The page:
The view from the top of the Washington Monument, taken between 1906 and 1915. Image courtesy of the Library of Congress, Detroit Publishing Company Collection.
The same view in February, 2006:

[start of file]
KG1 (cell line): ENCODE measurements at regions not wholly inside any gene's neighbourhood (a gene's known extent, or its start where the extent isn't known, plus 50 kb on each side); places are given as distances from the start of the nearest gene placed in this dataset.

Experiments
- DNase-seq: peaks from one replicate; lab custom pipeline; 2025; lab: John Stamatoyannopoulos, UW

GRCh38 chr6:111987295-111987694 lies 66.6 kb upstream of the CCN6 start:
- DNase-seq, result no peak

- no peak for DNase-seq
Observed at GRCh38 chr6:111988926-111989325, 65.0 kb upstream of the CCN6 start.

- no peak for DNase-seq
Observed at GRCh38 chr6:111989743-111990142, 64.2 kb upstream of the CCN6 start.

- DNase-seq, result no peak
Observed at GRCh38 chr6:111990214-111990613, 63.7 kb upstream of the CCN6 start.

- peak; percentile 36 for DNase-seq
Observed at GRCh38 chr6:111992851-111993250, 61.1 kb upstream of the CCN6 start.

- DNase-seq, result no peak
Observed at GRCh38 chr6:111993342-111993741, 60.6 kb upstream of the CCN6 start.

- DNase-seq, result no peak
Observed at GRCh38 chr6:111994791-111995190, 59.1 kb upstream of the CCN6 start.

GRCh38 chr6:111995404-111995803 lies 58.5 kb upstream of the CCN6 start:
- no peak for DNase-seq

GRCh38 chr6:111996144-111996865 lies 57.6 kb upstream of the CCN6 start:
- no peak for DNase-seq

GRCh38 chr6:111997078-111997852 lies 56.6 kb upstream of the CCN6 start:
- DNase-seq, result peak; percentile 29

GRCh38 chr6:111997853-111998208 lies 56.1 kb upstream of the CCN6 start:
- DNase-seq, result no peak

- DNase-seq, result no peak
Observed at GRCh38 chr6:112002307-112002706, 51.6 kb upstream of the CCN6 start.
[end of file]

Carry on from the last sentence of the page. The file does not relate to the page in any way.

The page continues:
Both photos are taken looking almost directly down Virginia Ave., but other than the street network, not much remains from the early 1900s photo. As least two buildings are identifiable in both: the white building in the lower right, and the building to the right of it (which is barely visible in the first photo). They are the Organization of American States and the Daughters of the American Revolution buildings, respectively. Otherwise, the area looks remarkably sparse in the first photo, primarily because most of the land in the foreground did not exist before the 1880s, when the Potomac River was dredged, and the dredged material used to fill in this area to address flooding issues. The Constitution Gardens, visible in the lower left of the 2006 photo, would not exist for another 70 years. Shortly after the first photo was taken, the Navy built temporary offices during World War I. These “temporary” offices lasted into the 1970s, when they were demolished to create the pond and parkland visible today.